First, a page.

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Elon Musk asked a Delaware judge to halt Twitter's lawsuit against him over their troubled takeover negotiations
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Elon Musk asked a US judge Thursday to suspend Twitter’s lawsuit over their troubled takeover negotiations after the embattled social media company balked at the Tesla’s chief’s demand to freeze the litigation.

Musk’s request comes two days after he revived his takeover plan. The unpredictable billionaire’s July withdrawal from the $44-billion transaction prompted Twitter to sue Musk over breach of contract in a Delaware court.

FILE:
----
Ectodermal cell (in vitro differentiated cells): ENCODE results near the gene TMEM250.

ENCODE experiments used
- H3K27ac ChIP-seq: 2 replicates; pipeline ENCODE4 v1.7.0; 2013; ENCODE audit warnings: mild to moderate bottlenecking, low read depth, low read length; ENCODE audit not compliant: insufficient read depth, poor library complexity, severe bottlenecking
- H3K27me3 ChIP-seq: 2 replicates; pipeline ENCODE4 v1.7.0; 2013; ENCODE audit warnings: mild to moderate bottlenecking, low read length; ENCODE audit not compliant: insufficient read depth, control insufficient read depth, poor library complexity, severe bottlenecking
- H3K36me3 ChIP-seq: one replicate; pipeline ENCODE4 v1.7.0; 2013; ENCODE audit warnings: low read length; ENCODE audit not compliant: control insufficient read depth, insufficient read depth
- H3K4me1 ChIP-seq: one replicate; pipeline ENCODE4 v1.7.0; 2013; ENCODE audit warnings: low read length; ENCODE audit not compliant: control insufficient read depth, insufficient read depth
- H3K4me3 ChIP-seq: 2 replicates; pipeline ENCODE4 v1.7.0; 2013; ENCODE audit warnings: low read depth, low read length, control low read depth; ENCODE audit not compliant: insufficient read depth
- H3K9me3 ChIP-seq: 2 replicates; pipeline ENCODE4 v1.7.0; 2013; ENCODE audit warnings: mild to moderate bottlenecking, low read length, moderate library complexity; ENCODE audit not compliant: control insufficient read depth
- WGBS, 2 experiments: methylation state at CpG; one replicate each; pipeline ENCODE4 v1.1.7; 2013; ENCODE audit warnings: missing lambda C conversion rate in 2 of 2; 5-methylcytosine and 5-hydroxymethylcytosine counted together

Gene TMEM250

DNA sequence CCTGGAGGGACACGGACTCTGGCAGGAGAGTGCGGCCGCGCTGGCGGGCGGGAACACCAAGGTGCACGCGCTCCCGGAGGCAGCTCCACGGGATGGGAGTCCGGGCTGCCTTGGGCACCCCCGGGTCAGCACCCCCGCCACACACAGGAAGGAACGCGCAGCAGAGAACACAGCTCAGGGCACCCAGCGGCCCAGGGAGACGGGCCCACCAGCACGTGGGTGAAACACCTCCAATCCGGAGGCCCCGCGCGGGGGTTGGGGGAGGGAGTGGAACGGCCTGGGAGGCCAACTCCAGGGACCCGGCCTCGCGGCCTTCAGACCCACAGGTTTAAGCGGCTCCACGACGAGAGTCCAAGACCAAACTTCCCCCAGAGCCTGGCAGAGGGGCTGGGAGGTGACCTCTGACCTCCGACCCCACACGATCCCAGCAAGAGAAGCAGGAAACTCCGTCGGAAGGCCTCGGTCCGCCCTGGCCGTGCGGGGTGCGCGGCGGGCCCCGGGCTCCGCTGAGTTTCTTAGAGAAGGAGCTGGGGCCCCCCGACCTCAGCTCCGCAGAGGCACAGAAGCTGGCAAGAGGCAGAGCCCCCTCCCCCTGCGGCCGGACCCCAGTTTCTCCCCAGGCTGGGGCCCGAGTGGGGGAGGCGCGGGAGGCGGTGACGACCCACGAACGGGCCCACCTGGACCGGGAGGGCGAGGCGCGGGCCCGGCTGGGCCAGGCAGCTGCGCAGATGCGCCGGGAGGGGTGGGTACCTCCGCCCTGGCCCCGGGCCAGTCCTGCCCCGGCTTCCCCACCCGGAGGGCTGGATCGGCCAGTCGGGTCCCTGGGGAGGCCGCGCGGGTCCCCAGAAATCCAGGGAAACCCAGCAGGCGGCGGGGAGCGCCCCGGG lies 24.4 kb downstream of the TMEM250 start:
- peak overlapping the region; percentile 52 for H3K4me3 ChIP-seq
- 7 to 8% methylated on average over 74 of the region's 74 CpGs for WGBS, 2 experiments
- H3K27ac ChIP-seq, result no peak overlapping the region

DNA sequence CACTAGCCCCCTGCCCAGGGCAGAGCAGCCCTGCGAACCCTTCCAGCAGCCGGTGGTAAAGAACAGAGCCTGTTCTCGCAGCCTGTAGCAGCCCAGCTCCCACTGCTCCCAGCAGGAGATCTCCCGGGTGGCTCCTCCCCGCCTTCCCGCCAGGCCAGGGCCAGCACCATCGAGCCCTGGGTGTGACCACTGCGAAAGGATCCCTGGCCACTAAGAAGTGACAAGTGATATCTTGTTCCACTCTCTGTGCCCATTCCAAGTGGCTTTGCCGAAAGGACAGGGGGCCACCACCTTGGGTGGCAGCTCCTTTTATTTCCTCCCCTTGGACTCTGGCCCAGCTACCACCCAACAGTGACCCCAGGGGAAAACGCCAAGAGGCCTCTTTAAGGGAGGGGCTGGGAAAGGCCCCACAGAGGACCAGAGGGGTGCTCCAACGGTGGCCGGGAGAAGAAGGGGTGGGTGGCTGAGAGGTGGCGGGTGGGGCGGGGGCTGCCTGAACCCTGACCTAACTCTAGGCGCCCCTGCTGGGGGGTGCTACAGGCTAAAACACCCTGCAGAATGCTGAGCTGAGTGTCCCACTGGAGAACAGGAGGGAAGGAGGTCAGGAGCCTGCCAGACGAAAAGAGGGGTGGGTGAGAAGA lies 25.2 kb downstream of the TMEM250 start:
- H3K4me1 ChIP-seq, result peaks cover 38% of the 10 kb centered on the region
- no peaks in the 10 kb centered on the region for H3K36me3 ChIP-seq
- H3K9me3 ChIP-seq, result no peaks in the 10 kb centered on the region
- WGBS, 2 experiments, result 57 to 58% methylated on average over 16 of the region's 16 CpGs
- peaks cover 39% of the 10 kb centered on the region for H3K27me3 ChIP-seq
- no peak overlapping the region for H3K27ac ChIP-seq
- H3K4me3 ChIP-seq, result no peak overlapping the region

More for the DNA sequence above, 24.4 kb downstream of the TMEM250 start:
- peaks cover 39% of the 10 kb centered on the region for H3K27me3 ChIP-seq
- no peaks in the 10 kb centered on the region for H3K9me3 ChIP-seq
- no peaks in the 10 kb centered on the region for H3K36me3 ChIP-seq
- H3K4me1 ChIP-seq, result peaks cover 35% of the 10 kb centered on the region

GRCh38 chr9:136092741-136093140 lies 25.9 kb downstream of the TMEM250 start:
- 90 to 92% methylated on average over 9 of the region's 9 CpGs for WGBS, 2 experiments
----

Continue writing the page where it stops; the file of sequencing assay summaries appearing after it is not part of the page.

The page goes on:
A trial is scheduled to start on October 17.

“There is no need for an expedited trial to order Defendants to do what they are already doing and this action is now moot,” said a filing prepared by Musk attorneys that alluded to his latest offer.

“Yet, Twitter will not take yes for an answer. Astonishingly they have insisted on proceeding with this litigation, recklessly putting the deal at risk and gambling with their stockholders interests.”

Musk on Tuesday sent a letter to Twitter reviving the $54.20-per-share offer under the condition that the Delaware court halt action in the lawsuit against him.

Twitter said Tuesday it expects to close the buyout deal at the $54.20 price in a statement that did not address Musk’s demands over freezing the litigation.

On Wednesday, Delaware Judge Kathaleen McCormick said she still planned to go ahead with the trial, noting that neither party had asked for a suspension.